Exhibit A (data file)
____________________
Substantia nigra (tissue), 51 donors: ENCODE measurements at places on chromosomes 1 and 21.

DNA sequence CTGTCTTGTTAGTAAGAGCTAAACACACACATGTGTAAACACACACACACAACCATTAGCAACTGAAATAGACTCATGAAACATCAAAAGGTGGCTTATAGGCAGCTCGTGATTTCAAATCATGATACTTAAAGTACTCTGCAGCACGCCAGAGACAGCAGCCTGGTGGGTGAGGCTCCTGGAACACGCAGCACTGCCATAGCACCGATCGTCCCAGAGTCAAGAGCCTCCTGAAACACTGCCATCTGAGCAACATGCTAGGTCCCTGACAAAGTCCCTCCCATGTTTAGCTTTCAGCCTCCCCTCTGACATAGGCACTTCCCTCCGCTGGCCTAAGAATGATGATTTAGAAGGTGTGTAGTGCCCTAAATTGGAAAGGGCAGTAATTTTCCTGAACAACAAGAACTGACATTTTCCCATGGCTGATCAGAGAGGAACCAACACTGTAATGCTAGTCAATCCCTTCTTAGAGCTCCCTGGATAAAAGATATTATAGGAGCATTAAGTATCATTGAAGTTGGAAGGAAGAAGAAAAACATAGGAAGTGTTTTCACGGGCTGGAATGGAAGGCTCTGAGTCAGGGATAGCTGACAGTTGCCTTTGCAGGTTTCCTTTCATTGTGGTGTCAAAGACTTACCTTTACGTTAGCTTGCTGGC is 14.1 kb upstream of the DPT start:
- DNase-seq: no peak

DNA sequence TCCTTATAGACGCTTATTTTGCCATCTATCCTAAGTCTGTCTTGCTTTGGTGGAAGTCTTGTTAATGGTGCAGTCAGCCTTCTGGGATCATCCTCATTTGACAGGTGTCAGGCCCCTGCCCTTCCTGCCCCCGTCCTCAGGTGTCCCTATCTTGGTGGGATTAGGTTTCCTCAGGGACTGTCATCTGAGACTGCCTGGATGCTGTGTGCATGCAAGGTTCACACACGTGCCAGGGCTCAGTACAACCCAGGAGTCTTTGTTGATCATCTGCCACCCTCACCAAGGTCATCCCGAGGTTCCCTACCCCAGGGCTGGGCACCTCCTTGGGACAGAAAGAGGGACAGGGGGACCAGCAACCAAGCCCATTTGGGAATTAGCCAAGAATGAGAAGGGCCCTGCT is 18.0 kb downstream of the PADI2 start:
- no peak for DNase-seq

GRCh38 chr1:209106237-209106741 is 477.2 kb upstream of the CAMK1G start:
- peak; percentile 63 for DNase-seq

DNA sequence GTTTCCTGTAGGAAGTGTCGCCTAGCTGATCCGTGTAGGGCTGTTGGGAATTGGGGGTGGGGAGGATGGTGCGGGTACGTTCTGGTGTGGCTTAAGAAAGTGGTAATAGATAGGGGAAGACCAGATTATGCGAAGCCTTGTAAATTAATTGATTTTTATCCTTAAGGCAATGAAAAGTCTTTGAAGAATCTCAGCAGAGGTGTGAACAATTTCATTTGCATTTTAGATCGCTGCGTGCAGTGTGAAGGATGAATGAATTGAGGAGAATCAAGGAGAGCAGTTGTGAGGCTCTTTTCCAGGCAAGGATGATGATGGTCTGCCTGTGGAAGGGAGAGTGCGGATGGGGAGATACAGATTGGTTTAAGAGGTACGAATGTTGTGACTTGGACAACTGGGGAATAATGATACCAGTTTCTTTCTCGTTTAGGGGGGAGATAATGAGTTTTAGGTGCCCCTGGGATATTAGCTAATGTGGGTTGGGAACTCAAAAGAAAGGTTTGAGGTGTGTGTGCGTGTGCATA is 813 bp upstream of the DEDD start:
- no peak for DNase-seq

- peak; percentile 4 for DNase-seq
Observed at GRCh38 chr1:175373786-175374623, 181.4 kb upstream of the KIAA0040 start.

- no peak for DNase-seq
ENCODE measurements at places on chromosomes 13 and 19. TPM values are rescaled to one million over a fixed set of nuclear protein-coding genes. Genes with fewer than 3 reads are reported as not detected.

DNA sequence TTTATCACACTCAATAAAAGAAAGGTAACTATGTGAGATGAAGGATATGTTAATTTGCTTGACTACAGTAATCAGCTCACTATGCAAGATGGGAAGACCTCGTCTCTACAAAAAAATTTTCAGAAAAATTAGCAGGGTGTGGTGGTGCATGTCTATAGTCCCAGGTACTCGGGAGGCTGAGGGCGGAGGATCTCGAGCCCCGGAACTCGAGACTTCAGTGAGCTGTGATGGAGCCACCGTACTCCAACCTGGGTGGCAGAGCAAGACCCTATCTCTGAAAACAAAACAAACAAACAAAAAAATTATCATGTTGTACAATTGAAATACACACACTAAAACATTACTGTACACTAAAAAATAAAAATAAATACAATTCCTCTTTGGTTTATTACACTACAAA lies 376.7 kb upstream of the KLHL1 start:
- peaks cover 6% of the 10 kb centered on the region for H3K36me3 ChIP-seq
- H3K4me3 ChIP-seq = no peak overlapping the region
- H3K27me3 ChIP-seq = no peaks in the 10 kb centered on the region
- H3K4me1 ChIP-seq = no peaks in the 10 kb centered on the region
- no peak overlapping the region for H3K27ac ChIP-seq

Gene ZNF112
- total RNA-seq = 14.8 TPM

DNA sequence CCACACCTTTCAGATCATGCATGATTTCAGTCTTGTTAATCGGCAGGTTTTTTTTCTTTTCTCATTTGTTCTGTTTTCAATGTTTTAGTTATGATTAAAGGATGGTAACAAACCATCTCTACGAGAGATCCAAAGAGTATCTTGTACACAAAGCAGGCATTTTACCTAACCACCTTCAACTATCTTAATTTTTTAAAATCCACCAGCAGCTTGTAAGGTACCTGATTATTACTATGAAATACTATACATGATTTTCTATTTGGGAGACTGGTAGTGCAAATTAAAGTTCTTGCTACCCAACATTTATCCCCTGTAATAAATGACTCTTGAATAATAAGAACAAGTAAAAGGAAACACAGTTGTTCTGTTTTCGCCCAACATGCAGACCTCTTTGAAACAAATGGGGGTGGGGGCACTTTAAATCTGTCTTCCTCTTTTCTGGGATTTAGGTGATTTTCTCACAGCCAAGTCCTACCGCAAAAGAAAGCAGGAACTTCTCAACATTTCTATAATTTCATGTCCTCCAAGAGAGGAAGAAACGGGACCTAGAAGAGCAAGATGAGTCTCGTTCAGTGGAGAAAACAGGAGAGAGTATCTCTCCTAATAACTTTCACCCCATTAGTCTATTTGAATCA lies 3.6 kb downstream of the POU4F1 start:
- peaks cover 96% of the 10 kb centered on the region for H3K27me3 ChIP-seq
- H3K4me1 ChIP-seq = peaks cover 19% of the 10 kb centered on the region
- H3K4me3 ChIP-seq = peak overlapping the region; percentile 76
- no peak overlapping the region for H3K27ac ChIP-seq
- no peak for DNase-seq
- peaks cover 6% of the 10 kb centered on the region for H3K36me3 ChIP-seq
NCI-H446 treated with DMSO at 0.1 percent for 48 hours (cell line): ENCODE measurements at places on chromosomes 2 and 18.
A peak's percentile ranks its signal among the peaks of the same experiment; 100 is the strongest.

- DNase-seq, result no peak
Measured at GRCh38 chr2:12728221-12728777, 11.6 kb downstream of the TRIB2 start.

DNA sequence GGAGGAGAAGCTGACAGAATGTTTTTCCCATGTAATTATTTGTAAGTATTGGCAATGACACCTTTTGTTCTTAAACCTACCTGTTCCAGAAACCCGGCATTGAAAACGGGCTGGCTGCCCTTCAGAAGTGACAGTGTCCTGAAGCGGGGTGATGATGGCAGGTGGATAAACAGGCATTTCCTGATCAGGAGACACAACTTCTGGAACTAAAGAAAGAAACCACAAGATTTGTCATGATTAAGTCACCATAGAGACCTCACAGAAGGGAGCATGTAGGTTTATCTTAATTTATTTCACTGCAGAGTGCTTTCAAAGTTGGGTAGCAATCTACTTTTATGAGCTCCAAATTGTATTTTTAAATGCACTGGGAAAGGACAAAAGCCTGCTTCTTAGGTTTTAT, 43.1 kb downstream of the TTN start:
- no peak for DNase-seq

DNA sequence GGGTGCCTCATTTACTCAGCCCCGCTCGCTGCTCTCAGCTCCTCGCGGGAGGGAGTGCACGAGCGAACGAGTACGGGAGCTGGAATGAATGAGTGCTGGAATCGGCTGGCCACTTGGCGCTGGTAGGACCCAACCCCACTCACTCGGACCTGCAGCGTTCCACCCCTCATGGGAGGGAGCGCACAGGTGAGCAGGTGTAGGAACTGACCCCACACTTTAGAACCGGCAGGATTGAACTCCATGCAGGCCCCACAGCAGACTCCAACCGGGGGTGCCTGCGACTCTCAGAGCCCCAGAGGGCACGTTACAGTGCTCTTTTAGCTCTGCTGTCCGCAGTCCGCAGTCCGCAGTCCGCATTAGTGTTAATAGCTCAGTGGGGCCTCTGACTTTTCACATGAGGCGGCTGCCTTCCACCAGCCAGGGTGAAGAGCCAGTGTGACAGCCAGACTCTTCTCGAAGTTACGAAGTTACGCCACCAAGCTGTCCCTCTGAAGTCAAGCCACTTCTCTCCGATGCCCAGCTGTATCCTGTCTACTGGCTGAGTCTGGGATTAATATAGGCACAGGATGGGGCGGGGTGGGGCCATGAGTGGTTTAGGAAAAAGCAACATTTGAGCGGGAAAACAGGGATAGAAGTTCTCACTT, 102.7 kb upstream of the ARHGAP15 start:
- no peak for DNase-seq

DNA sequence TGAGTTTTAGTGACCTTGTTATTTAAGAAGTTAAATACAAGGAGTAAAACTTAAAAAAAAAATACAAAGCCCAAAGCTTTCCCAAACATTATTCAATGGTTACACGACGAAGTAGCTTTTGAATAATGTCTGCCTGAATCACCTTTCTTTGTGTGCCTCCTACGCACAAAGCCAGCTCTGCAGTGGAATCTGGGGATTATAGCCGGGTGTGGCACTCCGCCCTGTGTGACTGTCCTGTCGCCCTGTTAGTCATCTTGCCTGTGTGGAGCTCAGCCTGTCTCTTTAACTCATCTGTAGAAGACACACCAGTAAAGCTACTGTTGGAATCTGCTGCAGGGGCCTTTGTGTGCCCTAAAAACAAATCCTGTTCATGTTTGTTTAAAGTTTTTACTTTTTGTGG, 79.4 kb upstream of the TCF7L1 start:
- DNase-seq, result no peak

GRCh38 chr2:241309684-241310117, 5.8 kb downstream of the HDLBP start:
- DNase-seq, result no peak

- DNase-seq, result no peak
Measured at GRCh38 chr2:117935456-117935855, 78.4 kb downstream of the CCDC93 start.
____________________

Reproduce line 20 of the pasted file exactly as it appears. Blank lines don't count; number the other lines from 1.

Gene ZNF112